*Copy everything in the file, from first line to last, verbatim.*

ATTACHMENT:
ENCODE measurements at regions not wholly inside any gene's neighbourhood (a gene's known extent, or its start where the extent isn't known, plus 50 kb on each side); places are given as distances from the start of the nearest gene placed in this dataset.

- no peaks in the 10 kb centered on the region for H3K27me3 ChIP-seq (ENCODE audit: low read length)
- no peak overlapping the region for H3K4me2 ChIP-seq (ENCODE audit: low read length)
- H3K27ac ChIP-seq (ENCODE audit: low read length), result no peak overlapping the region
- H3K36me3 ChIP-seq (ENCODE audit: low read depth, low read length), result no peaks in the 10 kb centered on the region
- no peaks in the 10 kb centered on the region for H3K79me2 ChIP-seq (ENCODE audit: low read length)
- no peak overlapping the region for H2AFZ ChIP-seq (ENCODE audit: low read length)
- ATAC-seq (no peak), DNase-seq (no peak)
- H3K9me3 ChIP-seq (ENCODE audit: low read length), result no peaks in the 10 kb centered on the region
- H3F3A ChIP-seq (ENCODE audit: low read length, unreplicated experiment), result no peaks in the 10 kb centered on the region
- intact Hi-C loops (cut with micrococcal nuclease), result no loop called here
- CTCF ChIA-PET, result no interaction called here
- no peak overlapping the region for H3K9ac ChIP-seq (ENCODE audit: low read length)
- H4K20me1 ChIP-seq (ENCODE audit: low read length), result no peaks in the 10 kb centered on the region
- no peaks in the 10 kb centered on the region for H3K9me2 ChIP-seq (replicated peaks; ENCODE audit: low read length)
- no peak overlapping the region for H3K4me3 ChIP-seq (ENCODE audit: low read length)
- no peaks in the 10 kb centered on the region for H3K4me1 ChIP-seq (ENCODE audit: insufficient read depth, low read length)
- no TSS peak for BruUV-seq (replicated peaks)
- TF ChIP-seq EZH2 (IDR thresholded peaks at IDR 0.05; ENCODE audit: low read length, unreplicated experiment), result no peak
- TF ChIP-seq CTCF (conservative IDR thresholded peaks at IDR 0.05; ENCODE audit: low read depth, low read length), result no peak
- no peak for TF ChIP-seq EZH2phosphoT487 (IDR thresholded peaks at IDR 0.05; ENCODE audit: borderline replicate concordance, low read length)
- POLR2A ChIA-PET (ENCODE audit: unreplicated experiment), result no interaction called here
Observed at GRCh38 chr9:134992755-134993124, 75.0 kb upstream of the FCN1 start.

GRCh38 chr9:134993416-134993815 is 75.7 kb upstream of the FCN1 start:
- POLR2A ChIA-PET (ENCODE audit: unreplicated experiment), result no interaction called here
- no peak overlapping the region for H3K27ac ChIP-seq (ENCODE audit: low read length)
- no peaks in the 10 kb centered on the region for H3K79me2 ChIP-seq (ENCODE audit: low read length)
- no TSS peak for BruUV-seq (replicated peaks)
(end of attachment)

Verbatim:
ENCODE measurements at regions not wholly inside any gene's neighbourhood (a gene's known extent, or its start where the extent isn't known, plus 50 kb on each side); places are given as distances from the start of the nearest gene placed in this dataset.

- no peaks in the 10 kb centered on the region for H3K27me3 ChIP-seq (ENCODE audit: low read length)
- no peak overlapping the region for H3K4me2 ChIP-seq (ENCODE audit: low read length)
- H3K27ac ChIP-seq (ENCODE audit: low read length), result no peak overlapping the region
- H3K36me3 ChIP-seq (ENCODE audit: low read depth, low read length), result no peaks in the 10 kb centered on the region
- no peaks in the 10 kb centered on the region for H3K79me2 ChIP-seq (ENCODE audit: low read length)
- no peak overlapping the region for H2AFZ ChIP-seq (ENCODE audit: low read length)
- ATAC-seq (no peak), DNase-seq (no peak)
- H3K9me3 ChIP-seq (ENCODE audit: low read length), result no peaks in the 10 kb centered on the region
- H3F3A ChIP-seq (ENCODE audit: low read length, unreplicated experiment), result no peaks in the 10 kb centered on the region
- intact Hi-C loops (cut with micrococcal nuclease), result no loop called here
- CTCF ChIA-PET, result no interaction called here
- no peak overlapping the region for H3K9ac ChIP-seq (ENCODE audit: low read length)
- H4K20me1 ChIP-seq (ENCODE audit: low read length), result no peaks in the 10 kb centered on the region
- no peaks in the 10 kb centered on the region for H3K9me2 ChIP-seq (replicated peaks; ENCODE audit: low read length)
- no peak overlapping the region for H3K4me3 ChIP-seq (ENCODE audit: low read length)
- no peaks in the 10 kb centered on the region for H3K4me1 ChIP-seq (ENCODE audit: insufficient read depth, low read length)
- no TSS peak for BruUV-seq (replicated peaks)
- TF ChIP-seq EZH2 (IDR thresholded peaks at IDR 0.05; ENCODE audit: low read length, unreplicated experiment), result no peak
- TF ChIP-seq CTCF (conservative IDR thresholded peaks at IDR 0.05; ENCODE audit: low read depth, low read length), result no peak
- no peak for TF ChIP-seq EZH2phosphoT487 (IDR thresholded peaks at IDR 0.05; ENCODE audit: borderline replicate concordance, low read length)
- POLR2A ChIA-PET (ENCODE audit: unreplicated experiment), result no interaction called here
Observed at GRCh38 chr9:134992755-134993124, 75.0 kb upstream of the FCN1 start.

GRCh38 chr9:134993416-134993815 is 75.7 kb upstream of the FCN1 start:
- POLR2A ChIA-PET (ENCODE audit: unreplicated experiment), result no interaction called here
- no peak overlapping the region for H3K27ac ChIP-seq (ENCODE audit: low read length)
- no peaks in the 10 kb centered on the region for H3K79me2 ChIP-seq (ENCODE audit: low read length)
- no TSS peak for BruUV-seq (replicated peaks)